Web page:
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"A guiding lens for CESR's national enforcement work, the OPERA framework allows an assessment that triangulates outcomes, policies and resources to provide a much fuller picture of what a state is doing to promote the realization of specific rights. Importantly, it traces economic and social deprivations and disparities back to the actions or omissions of the state, to make the case that they constitute an injustice and a violation of human rights."

Disability and gender-based violence. Peer research in Kibaha and Mkuranga, Tanzania

ADD
2016

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Development agencies, power holders and service providers need to build into their programmes the right protection for disabled women. It will require sustained global focus, momentum and action. But if we are serious about fulfilling the aspiration to ‘leave no one behind’ then it has to be done. This contextual study aims at building an understanding of the factors and impact of gender-based violence towards women and girls with disabilities in Mkuranga Rural and Kibaha Urban in Pwani Region. The focus is on sexual, physical, and psychological/emotional violence. We hope that this research will act as a catalyst for further exploration, analysis and urgent response actions from a multitude of actors.

WCPT report : the role of physical therapists in disaster management

SKELTON, Peter
SYKES, Catherine
et al
March 2016

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This report has two main aims: to highlight the need for physical therapist involvement in disaster management and particularly in Emergency Medical Teams (EMTs); and to brief physical therapists who want to work in the field, and national and international agencies who are already working in the field. Following an introduction to the topic of disasters, the paper outlines in separate sections the three phases of disaster management most relevant to physical therapists: preparedness; response; and recovery. Each section includes information on the role of physical therapists and details guidelines and resources to support practice in disaster management. Case studies include: Nepal, 2015 April earthquake; 2011- great East Japan earthquake; integration of rehabilitation professionals into the UK Emergency Medical Team; Nepal, 2011 onwards; Phillipines, typhoon Sendong, 2011;  Phillipines, typhoon Haiyan, November 2013; Haiti, 2011- physical therapy in post-earthquake recovery and reconstruction; Pakistan, earthquake Oct 2005; Phillipines, typhoon Bopha 2012-2013.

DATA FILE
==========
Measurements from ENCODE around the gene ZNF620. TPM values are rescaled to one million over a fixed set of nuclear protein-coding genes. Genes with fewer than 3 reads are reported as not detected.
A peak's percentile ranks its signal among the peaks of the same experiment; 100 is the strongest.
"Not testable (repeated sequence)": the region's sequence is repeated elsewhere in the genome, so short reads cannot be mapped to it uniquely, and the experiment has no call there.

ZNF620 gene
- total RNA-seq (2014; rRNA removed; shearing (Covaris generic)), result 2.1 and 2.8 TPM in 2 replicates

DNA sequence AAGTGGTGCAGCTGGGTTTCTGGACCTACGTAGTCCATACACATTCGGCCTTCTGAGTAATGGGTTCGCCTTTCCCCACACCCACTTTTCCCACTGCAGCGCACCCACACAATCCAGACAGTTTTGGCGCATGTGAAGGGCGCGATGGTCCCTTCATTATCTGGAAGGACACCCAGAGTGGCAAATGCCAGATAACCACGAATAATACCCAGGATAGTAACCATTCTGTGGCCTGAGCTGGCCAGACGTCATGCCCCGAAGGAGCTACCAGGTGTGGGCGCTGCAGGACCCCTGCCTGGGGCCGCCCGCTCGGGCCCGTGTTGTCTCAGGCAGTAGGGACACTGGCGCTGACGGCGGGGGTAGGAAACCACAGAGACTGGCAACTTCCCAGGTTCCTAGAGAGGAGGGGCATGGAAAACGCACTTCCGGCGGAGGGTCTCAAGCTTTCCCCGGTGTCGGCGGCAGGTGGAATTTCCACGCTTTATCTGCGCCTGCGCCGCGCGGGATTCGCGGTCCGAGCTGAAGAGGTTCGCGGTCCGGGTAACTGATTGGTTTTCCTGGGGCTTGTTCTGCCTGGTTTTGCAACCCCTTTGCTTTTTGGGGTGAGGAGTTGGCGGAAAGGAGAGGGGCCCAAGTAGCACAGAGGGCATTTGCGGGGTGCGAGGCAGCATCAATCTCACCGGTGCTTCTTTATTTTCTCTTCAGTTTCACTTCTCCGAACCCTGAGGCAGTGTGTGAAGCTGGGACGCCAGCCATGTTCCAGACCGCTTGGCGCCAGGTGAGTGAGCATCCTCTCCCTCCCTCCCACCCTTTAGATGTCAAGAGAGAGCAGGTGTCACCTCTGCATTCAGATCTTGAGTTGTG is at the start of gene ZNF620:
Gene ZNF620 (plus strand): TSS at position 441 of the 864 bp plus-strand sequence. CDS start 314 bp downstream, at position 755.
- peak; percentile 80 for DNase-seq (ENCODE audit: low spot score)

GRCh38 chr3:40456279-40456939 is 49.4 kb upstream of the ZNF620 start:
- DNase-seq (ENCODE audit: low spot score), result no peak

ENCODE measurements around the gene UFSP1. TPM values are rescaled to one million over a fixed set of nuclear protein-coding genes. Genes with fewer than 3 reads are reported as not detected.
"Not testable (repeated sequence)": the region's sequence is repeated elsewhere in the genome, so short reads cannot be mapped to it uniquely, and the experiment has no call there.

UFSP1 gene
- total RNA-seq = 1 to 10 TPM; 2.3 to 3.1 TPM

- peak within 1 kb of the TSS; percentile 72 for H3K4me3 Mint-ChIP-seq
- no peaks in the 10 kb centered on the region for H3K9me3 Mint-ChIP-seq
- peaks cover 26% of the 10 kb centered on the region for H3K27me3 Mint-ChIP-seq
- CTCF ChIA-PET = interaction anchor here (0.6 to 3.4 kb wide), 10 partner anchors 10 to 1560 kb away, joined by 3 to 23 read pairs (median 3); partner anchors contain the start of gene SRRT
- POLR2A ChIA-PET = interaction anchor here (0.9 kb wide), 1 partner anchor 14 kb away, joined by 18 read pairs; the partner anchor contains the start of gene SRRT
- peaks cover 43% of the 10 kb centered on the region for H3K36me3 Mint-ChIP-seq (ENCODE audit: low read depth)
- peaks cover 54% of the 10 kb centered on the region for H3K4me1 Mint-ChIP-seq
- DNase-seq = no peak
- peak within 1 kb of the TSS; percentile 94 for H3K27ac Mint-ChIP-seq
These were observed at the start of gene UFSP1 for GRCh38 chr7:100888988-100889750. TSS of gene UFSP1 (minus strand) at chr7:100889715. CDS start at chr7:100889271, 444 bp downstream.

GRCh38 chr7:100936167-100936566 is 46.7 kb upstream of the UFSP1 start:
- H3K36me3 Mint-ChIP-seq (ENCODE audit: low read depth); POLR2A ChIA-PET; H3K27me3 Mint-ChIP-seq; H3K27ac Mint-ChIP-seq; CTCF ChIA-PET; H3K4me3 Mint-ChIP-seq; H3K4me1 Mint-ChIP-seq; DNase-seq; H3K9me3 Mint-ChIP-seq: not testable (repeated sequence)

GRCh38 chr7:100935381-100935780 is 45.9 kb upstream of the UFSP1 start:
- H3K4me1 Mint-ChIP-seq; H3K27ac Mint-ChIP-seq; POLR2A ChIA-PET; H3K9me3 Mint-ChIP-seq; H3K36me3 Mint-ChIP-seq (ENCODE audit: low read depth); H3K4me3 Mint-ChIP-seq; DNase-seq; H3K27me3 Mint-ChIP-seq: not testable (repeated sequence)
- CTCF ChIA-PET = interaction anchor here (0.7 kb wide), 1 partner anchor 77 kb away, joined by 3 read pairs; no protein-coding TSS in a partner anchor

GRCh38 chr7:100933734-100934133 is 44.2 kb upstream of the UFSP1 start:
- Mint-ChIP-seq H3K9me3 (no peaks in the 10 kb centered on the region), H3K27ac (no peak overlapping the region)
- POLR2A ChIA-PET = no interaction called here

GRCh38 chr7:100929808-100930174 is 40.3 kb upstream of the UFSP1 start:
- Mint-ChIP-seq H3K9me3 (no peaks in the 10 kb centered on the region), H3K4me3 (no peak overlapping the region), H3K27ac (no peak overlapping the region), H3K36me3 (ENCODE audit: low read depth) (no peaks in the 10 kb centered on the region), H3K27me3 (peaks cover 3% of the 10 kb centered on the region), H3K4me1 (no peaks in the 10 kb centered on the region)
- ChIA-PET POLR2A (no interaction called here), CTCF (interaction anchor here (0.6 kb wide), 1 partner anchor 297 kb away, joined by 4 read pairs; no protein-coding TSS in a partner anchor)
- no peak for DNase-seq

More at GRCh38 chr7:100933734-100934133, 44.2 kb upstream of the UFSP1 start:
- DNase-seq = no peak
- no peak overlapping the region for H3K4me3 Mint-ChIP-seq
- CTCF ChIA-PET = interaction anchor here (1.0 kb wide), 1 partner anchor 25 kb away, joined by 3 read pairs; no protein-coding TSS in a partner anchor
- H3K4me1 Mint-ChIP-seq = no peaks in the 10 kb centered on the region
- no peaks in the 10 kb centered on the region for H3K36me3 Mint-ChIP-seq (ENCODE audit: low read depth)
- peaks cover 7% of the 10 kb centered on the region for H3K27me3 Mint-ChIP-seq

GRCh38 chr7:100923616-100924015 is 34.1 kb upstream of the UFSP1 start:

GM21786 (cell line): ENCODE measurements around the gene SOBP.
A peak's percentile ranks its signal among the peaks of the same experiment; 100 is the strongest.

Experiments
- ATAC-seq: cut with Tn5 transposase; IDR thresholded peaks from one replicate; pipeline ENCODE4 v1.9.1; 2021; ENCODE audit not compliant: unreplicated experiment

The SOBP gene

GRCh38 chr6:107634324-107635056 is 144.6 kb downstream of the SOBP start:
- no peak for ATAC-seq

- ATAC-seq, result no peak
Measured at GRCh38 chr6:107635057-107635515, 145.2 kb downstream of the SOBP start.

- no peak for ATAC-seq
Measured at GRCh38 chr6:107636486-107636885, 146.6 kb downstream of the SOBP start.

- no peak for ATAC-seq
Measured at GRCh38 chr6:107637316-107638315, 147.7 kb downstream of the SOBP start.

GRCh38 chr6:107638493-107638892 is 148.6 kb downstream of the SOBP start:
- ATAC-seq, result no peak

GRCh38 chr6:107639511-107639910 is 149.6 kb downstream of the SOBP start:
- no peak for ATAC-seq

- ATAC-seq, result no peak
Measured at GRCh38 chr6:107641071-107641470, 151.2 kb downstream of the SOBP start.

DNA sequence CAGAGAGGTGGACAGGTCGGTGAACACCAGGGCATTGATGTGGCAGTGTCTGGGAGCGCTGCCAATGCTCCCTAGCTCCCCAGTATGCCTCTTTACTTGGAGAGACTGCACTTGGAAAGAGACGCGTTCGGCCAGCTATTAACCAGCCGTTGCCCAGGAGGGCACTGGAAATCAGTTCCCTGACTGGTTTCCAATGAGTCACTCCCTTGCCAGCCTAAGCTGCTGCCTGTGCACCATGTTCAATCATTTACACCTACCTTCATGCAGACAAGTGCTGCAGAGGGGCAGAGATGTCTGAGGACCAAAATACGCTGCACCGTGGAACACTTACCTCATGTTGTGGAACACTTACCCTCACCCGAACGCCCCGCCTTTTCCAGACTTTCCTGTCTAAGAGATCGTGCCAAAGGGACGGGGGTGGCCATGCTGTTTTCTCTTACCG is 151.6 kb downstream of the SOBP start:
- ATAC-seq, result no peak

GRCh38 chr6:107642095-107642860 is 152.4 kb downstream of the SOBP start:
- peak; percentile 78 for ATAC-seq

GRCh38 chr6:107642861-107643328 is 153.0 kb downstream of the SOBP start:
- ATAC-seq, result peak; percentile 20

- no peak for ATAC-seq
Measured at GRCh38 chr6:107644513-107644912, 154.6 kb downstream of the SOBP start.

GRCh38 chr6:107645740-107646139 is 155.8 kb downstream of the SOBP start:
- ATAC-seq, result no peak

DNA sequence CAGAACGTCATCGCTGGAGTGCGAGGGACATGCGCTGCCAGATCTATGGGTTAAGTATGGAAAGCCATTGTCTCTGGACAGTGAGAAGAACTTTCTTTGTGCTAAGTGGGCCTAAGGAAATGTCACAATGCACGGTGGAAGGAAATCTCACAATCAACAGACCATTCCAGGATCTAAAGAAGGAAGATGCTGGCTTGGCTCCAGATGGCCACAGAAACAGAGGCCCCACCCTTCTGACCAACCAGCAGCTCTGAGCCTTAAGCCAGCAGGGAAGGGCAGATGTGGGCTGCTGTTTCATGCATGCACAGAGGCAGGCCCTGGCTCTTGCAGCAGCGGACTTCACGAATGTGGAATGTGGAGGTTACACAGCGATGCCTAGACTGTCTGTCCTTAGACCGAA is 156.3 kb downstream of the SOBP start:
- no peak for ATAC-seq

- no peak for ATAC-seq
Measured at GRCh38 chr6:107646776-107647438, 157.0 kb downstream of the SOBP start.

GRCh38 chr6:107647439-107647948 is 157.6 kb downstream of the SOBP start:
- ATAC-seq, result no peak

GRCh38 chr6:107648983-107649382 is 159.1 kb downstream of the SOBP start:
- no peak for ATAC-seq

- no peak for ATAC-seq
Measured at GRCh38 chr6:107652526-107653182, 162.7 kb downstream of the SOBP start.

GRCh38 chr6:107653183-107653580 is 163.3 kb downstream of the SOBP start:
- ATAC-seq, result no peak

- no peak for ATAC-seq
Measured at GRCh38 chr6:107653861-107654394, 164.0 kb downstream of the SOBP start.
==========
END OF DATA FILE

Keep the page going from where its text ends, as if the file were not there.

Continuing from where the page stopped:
Bangladesh Capacity Building Learning Review

GARBUTT, Anne
March 2016

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The capacity building model develops DPOs that represent people with disability. The capacity building support at all levels is based on a core understanding of what is a good DPO and strengthened by a needs based approach to individual organisations.

Cambodia Capacity Building Learning Review and Annex

LIPSON, Brenda
March 2016

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ADD look at multiple factors, and others specific to the situation of organisations of People with Disabilities (PWD), to generate certain conditions which inform the choice of capacity building approach. In particular, ADD Cambodia’s commitment to an empowering and participative approach which aims to build sustainable organisations of PWD is a direct response to many of the negative factors. It underpins the ADD Cambodia strategy, as they work to “….help disabled people (sic) have their own ideas and develop their own approaches”. This commitment is critical for working in a new context where international donors are increasingly withdrawing from the country, as they are defining it as a newly emerging middle-income country.

Cross-cutting Capacity Building Learning Review

LIPSON, Brenda
GARBUTT, Anne
March 2016

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This short report is based on an analysis of the individual case studies on capacity building in Cambodia and Bangladesh. The purpose of this cross-case report is to present the views of the two consultants with regard to the following:

  • Points arising from the experiences in the two countries which shed light on the ADD approach and working model of capacity building.
  • Recommendations for ADD to reflect upon in its work to strengthen the capacity building model and the overall monitoring, evaluation and learning on this work.